Advocating on Behalf of the American Military and Defense on the War on Terror

Why do disgraced, cheating, lying politicans always think that the public can't live without them? Let's ask Mark Sanford, shall we?

"..Former South Carolina Gov. Mark Sanford on Tuesday cleared another hurdle in  his bid for political redemption, defeating a former Charleston County council  member to win the GOP nomination for the U.S. House seat he held for three  terms.

"It's been a very long journey. And in that journey I am humbled to find  ourselves where we find ourselves tonight," said Sanford, whose political career  was derailed four years ago when, as sitting governor, he disappeared from the  state only to return to acknowledge an extramarital affair with an Argentine  woman.

That woman, Maria Belen Chapur, and Sanford are now engaged. She appeared at  Sanford's side during his victory speech, smiling and applauding the former  governor, who thanked her for being long-suffering while he was campaigning. She  did not address the crowd.


"I want to thank my God," Sanford said. "I used to cringe when somebody would  say, `I want to thank my God' because at that point I would think this is  getting uncomfortable. But once you really receive God's grace and (have) seen  it reflected in others you stop and acknowledge that grace and the difference He  has made in my life and in so many lives across this state and across this  nation."

With all of the precincts reporting, Sanford had about 57 percent of the vote  in the 1st District to 43 percent for Curtis Bostic, the former county council  member. The candidates were vying in the GOP runoff after they finished as the  top two vote-getters in a 16-way GOP primary last month.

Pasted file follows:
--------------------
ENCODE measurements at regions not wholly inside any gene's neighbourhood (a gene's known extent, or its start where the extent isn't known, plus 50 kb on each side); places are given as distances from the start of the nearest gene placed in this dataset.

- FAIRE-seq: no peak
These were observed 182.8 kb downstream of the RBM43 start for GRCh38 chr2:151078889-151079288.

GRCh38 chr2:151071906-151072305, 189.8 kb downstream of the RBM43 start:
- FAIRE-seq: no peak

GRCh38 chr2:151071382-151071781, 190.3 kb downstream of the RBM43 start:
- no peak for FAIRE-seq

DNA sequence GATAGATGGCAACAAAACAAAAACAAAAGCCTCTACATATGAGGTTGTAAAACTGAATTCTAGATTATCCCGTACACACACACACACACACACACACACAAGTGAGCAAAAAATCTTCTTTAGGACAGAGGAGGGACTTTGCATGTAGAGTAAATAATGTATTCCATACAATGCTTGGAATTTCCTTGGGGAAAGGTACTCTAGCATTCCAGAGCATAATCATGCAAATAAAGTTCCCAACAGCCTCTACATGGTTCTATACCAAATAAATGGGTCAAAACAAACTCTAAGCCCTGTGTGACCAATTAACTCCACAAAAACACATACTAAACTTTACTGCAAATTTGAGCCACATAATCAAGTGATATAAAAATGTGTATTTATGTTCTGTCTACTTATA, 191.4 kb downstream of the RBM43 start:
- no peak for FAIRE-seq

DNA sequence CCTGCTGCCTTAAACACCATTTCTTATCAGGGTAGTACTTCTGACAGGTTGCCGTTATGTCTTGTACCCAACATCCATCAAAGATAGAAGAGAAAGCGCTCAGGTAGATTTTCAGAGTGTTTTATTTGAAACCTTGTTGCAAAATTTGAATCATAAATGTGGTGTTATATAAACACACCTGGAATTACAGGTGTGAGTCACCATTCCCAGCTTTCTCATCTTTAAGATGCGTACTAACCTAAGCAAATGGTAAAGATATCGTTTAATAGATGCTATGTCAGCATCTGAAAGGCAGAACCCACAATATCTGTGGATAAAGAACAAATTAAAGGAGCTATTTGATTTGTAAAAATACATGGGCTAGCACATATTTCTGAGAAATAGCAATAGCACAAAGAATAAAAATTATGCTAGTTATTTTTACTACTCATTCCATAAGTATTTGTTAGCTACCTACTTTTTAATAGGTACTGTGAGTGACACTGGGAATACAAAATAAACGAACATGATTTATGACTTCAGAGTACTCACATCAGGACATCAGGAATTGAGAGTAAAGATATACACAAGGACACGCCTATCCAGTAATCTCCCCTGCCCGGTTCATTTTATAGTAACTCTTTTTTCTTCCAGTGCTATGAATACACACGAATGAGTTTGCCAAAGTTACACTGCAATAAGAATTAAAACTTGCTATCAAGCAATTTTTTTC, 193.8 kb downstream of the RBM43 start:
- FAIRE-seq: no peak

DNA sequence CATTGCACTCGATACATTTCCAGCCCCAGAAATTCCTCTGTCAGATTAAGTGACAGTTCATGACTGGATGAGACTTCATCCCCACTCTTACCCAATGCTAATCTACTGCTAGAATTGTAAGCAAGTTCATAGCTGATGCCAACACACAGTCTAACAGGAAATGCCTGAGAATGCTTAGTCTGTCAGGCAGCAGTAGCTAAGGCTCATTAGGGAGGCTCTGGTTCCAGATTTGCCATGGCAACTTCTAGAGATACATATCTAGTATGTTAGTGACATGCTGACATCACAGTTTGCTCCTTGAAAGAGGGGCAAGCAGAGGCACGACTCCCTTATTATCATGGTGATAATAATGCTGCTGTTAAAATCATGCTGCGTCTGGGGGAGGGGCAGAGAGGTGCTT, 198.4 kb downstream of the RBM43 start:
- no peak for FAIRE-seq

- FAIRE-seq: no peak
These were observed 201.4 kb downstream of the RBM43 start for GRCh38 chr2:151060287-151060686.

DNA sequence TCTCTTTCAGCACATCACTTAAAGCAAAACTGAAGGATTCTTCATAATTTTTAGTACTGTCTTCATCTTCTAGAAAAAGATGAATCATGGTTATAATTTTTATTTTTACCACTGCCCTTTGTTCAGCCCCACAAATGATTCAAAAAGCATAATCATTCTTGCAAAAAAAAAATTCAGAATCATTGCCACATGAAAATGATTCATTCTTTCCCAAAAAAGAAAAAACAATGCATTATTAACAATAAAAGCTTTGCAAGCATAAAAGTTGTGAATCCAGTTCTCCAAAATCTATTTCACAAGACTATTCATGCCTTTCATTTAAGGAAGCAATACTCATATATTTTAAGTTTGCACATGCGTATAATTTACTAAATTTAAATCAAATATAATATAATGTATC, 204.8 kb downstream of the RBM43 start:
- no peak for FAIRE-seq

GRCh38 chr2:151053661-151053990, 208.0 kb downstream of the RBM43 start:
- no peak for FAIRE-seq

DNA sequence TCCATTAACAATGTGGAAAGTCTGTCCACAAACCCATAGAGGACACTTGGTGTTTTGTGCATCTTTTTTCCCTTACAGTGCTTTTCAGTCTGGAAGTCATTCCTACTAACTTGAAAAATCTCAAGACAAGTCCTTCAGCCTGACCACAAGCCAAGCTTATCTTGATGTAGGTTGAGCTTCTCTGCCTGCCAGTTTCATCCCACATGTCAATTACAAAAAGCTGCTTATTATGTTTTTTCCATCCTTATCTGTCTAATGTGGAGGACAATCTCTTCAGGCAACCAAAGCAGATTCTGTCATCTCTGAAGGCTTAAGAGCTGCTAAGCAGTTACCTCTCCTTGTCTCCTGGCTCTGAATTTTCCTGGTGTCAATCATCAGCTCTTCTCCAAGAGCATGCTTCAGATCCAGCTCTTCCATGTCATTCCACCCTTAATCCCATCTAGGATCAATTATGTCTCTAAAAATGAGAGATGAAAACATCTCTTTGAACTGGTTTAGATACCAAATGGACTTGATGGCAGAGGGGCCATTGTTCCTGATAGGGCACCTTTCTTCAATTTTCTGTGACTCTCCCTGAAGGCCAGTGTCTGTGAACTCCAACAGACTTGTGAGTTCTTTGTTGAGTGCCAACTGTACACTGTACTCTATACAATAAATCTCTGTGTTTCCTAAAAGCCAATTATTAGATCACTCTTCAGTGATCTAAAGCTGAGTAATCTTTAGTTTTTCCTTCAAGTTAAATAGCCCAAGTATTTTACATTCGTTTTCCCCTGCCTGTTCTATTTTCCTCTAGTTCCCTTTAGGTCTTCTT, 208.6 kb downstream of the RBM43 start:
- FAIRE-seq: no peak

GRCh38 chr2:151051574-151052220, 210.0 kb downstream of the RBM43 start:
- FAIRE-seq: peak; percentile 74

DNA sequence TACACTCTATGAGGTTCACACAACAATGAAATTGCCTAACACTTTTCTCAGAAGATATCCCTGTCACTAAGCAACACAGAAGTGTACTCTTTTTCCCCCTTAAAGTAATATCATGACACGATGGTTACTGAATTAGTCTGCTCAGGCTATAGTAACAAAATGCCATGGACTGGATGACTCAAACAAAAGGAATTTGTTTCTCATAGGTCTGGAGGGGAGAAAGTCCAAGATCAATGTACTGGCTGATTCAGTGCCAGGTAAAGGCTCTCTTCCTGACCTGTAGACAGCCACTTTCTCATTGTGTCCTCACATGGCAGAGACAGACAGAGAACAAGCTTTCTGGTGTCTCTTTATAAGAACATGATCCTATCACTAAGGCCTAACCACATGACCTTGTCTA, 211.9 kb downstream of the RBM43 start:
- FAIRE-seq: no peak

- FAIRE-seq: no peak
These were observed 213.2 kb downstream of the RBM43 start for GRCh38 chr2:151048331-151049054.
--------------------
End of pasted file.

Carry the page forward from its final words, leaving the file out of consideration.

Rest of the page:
Sanford will face Democrat Elizabeth Colbert Busch, the sister of comedian  Stephen Colbert, and Green Party candidate Eugene Platt in a May special  election.

Colbert Busch released a statement late Tuesday saying "I look forward to a  vigorous campaign that focuses on creating jobs, balancing our country's budget  and choosing an independent-minded leader who shares the values of the great  people of South Carolina."

Sanford, a former three-term congressman and two-term governor, said earlier  Tuesday that the runoff would give a good indication whether voters have moved  past his personal indiscretions.

"I'm both humbled and grateful for the response of the voters here tonight,"  he said later.

Sanford was a rising Republican political star before he vanished from South  Carolina for five days in 2009. Reporters were told he was hiking the  Appalachian Trail, but the then-married governor later tearfully acknowledged he  was visiting Maria Belen Chapur, which he told everyone at a news conference  announcing his affair. He later called her his soul mate and the two were  engaged last year.

After the revelation of the affair, Sanford's wife Jenny divorced him and  wrote a book.